7 Communications Tips for Families Coping with Mental Illness

Persons with brain disorders can have problems with realities, be fearful, agitated and withdrawn, use poor judgment, have little motivation or empathy for you, and believe their delusions. It is difficult for family members to witness the effects of mental illness on their loved ones. Here are some tips to help you communicate with your loved one living with a mental health condition.

Communicate using “I” statements.  

I feel, I think, I sense, I become, I can do, I am able to do, I feel disappointed, I am successful when…., I feel proud, etc. Sharing with “I” statements allows the other person to hear you without feeling attacked by you. “I will” and “I won’t” are clear words, setting boundaries that can be understood by another. When we use “I” statements, the other person does not feel threatened and can hear you. Stay focused and communicate only about the present event.   

Be like a video camera in a personal exchange.  

Mirror back to the person exactly what you hear them say to you. Repeat their words. Some examples: 

“Ben, I heard you say you can’t sleep at night because you think the FBI is coming after you. I know the voices really bother you. They haven’t really hurt you in the past and they won’t hurt you now. This is your brain chemistry talking.”

“Son, I heard you say you are not going to take your meds now. You know you deal with stress much better when you are on your meds. Are you sure you want to risk having more stress again?”

“Sara, I am hearing you want to come home from rehab now. You know we didn’t do too well when you lived here in the past. I doubt I have the ability to make it much better in the present.”

“Tom, I know you believe that you are not ill and there is nothing wrong with your brain. If I were you, I would believe the same thing. It is just that we know the meds you take help reduce your anxiety and you feel less stress.”

To mirror back what you heard satisfies the other person’s need for attention. If they feel really listened to, they may be able to lessen their inappropriate unusual behavior.  

Back off and make space for the illness to be expressed.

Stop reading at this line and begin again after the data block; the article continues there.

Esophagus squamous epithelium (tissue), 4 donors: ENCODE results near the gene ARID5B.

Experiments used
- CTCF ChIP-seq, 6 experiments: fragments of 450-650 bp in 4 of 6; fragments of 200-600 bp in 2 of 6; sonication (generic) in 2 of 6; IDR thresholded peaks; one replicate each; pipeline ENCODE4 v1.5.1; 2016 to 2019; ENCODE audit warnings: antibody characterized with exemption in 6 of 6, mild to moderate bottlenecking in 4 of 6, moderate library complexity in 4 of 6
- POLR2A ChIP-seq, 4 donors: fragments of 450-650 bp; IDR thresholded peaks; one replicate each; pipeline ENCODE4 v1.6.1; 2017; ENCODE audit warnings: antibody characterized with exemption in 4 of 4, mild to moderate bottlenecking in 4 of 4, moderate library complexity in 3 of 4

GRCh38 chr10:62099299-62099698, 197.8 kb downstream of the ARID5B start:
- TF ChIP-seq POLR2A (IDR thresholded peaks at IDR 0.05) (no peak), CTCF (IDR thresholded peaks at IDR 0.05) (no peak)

If you see your loved one being unusually intense with their anger, make space and back off. Say to them, “How much room do you need to express these feelings?” Do not take their anger personally. It is their ill brain talking and it is not the person that you have known. Do not share the goal of changing your family member. Acknowledge their anger or other feelings and then you can share with “I” statements what you are willing to do or not do about the situation. Do not move forward and do not touch them. They need space.

Control only what you can, which is how you are going to handle the situation.  

Share to set your own limits. Your ill relative is wanting limits, as their own lack of impulse control makes it hard for them to set their own limits. No one else will love them enough to help them set limits. If you feel unsafe, ask your relative to leave the premises. If they are unable to adhere to the limits, call for help from the emergency services. You are their advocate, so keeping yourself safe will help to keep them safe. 

Let go of needing them to see what you see. 

People in psychosis often have strange opinions and thoughts. Recognize the “critic” within yourself and the “critic” within them. Usually, they are devaluing themselves if they devalue you. They have a right to their opinions, even if you perceive them not assessing reality as you see it. People with brain disorders may seem really “off,” compared to your way of thinking. You might say, “I am not experiencing that, but I know that you are experiencing that at this time. It must be awful to have that be your experience.” Just let your “inner witness” observe and reflect back.

Don’t take it personally when you feel attacked or blamed; don’t defend yourself verbally.  

The person talking has a lot of psychological issues dealing with his or her illness, his or her mental or physical limitations. Their dialogue can be born out of deep hurt or anger coming from the limitations that come with their illness. They may say the anger is about you, but it actually wells up from some deep feelings of frustration or disappointment in their own self. Instead of reacting back with hurt or anger, use a wall of calm and say: “It’s really interesting that you feel that way. Let me think about it. I will consider what you have told me. I can see that you are angry. I’m sorry that this is upsetting to you. I will think about what you have told me,” and comments along these lines. Using these mirroring responses can help to de-escalate a conflict. People usually calm down when they feel heard and understood. Using these tools, we are more likely to lessen their reactivity and reduce the stress levels for our ill relative. 

Find others ways to reduce your own stress levels.

Consider seeing a therapist, attending a NAMI family support group, and taking a Family-to-Family class (our support groups and classes are free!). It takes time to adjust to adopting these communications techniques. Do you prefer to be right? Or do you prefer peace of mind? There is a purpose to keeping things simple and staying focused on what is happening in the present moment. It is so we can de-escalate conflict and create a calm environment in which our loved ones can heal.

About the Author: Sharon Dunas is the co-President of NAMI Westside LA’s board of directors. More about Sharon.